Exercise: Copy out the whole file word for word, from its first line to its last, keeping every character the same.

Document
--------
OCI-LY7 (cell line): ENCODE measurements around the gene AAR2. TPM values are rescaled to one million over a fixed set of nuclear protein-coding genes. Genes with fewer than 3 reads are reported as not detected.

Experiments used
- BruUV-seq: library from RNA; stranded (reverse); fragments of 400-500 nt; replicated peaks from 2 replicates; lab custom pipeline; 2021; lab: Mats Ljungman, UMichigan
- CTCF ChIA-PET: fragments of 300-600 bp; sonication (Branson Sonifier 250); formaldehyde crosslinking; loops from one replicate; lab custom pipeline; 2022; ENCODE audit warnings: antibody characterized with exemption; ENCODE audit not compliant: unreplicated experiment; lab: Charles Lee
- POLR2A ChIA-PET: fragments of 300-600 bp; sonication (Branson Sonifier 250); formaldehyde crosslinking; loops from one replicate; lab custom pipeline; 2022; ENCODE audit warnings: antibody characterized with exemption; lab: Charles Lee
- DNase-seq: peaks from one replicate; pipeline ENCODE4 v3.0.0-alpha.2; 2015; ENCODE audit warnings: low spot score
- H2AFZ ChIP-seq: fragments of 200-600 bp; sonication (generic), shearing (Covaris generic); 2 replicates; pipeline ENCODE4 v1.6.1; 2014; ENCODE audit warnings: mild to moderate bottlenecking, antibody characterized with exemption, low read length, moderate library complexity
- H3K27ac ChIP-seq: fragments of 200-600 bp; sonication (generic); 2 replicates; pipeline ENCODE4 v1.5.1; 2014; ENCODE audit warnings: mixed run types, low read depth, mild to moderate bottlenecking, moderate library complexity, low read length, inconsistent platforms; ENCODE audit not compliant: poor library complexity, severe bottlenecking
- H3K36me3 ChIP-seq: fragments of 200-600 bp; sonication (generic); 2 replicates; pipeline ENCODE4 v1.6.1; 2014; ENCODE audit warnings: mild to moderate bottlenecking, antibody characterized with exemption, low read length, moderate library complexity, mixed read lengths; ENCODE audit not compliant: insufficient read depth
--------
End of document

OCI-LY7 (cell line): ENCODE measurements around the gene AAR2. TPM values are rescaled to one million over a fixed set of nuclear protein-coding genes. Genes with fewer than 3 reads are reported as not detected.

Experiments used
- BruUV-seq: library from RNA; stranded (reverse); fragments of 400-500 nt; replicated peaks from 2 replicates; lab custom pipeline; 2021; lab: Mats Ljungman, UMichigan
- CTCF ChIA-PET: fragments of 300-600 bp; sonication (Branson Sonifier 250); formaldehyde crosslinking; loops from one replicate; lab custom pipeline; 2022; ENCODE audit warnings: antibody characterized with exemption; ENCODE audit not compliant: unreplicated experiment; lab: Charles Lee
- POLR2A ChIA-PET: fragments of 300-600 bp; sonication (Branson Sonifier 250); formaldehyde crosslinking; loops from one replicate; lab custom pipeline; 2022; ENCODE audit warnings: antibody characterized with exemption; lab: Charles Lee
- DNase-seq: peaks from one replicate; pipeline ENCODE4 v3.0.0-alpha.2; 2015; ENCODE audit warnings: low spot score
- H2AFZ ChIP-seq: fragments of 200-600 bp; sonication (generic), shearing (Covaris generic); 2 replicates; pipeline ENCODE4 v1.6.1; 2014; ENCODE audit warnings: mild to moderate bottlenecking, antibody characterized with exemption, low read length, moderate library complexity
- H3K27ac ChIP-seq: fragments of 200-600 bp; sonication (generic); 2 replicates; pipeline ENCODE4 v1.5.1; 2014; ENCODE audit warnings: mixed run types, low read depth, mild to moderate bottlenecking, moderate library complexity, low read length, inconsistent platforms; ENCODE audit not compliant: poor library complexity, severe bottlenecking
- H3K36me3 ChIP-seq: fragments of 200-600 bp; sonication (generic); 2 replicates; pipeline ENCODE4 v1.6.1; 2014; ENCODE audit warnings: mild to moderate bottlenecking, antibody characterized with exemption, low read length, moderate library complexity, mixed read lengths; ENCODE audit not compliant: insufficient read depth